In 2007, sweet corn plants (Zea mays cv. Challenger) with symptoms of mosaic resembling those caused by Maize dwarf mosaic virus (MDMV) were observed in production fields in the Centre Region of France. In 10 sweet corn fields surveyed, yield production was decreased by 10 to 20%. Potyvirus-like particles were observed by electron microscopy. Twenty samples from affected plants (cv. Challenger) showing severe mosaic symptoms were tested by ELISA with rabbit polyclonal antibodies to MDMV (Montpellier SupAgro, France) and SCMV (Sugarcane mosaic virus) (Bioreba, Reinach, Switzerland). For all leaves tested, slight and strong positive reactions were observed for MDMV and SCMV, respectively, indicating that the plants were infected by SCMV. Filtered phosphate buffer extracts of infected leaves of field plants (cv. Challenger) were used to mechanically inoculate leaves of different corn plants at the three-leaf stage. Sweet corn cultivars (Atugan, Challenger, Golda, Max, and Rana) and seed corn cultivars (DK315, DK3152, DKC3420, Marcello, and PR38H20) were tested. Two weeks after inoculation, mosaic symptoms were observed on leaves. The sweet corn cultivars (with the exception of cv. Max) were considerably more sensitive to the virus. Using two lots of 1,000 seeds each (cv. Challenger), a rate of seed transmission was estimated to be 0.5 to 0.6%. Total RNA was extracted from infected leaves of cv. Challenger 3 weeks after mechanical inoculation. To confirm the potyvirus species involved, a short conserved fragment of the coat protein gene was reverse transcribed, PCR amplified and sequenced (3). The sequence was deposited in GenBank (Accession No. HM014060). Multiple sequence alignment and phylogenetic analysis clearly grouped this isolate called SCMV-MFc (Maize France centre) in the ‘Maize’ cluster of SCMV, which consists exclusively of isolates from maize. Nucleotide sequence comparison showed that SCMV-MXVrP, a Mexican isolate (2), and SCMV-P3, a Polish isolate (4), have the two closest sequences (285 identical nucleotides of 286). SCMV-MFc is more distantly related with the described SCMV German isolates (1). This is in contrast to SCMV isolates from the traditional Saccharum officinarum cultivars that can be clustered by geographical origin (1). This result could be a consequence of the possible seed transmission of the maize isolates of SCMV. In the future, it will be interesting to check the occurrence of SCMV-MFc in maize fields to assess its economical importance.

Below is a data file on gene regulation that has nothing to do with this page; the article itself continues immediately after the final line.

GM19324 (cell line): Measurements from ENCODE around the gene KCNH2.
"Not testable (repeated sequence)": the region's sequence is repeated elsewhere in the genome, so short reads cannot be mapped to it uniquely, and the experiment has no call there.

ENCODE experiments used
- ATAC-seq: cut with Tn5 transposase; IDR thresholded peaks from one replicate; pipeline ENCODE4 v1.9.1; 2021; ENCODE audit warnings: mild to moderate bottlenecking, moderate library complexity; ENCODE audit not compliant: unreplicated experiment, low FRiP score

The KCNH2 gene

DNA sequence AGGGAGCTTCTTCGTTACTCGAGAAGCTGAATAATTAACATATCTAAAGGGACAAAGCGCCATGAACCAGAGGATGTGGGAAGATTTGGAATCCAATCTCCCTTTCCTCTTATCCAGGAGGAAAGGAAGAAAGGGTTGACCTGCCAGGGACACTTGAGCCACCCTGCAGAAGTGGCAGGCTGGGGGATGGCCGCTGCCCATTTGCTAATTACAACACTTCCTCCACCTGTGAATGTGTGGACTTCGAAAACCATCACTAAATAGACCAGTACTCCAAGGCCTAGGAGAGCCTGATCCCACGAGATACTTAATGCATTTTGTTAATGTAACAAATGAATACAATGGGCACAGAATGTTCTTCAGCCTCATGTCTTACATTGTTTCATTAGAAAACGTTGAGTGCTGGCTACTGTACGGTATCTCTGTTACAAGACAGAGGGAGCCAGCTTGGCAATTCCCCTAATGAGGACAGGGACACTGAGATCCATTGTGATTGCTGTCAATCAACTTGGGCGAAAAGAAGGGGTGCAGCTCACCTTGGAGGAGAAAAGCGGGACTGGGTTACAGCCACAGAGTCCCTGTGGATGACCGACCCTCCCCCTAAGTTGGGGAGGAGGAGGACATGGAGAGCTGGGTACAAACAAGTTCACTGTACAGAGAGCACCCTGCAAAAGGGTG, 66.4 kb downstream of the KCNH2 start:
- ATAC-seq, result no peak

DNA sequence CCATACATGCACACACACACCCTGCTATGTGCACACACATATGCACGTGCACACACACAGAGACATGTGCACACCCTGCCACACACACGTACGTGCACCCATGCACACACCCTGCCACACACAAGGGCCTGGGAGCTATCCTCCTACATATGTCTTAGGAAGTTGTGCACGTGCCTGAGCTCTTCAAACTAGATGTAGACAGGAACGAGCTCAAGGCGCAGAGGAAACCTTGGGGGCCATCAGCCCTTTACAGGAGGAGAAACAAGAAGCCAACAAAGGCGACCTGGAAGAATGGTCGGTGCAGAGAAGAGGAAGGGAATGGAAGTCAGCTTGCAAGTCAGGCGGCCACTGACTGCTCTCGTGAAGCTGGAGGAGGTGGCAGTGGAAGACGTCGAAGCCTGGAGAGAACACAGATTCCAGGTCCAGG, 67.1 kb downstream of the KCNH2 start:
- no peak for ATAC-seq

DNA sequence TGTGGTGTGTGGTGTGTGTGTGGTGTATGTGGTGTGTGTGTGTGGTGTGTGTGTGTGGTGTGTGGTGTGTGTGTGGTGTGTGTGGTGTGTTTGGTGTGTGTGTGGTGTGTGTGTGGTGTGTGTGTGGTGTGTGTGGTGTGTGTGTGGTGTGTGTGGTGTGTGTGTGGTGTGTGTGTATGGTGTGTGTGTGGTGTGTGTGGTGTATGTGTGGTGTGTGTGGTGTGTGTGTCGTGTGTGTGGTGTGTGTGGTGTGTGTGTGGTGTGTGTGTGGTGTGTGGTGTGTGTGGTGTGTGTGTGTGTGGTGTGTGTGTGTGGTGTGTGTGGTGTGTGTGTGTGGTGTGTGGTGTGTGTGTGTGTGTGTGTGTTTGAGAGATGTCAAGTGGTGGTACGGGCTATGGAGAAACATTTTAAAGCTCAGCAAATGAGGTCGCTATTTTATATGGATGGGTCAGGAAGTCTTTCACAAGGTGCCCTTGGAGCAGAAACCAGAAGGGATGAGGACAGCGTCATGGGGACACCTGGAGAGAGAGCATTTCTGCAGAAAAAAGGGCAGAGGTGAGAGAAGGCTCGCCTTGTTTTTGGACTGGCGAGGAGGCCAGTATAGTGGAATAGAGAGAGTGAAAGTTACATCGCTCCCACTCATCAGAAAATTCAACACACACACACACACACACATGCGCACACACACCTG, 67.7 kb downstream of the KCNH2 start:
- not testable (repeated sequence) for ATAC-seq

References: (1) O. Alegria et al. Arch. Virol. 148:357, 2003. (2) F. Espejel et al. Arch. Virol. 151:409, 2006. (3) V. Marie-Jeanne et al. J. Phytopathol. 148:141, 2000. (4) K. Trzmiel. Plant Dis. 93:1078, 2009.
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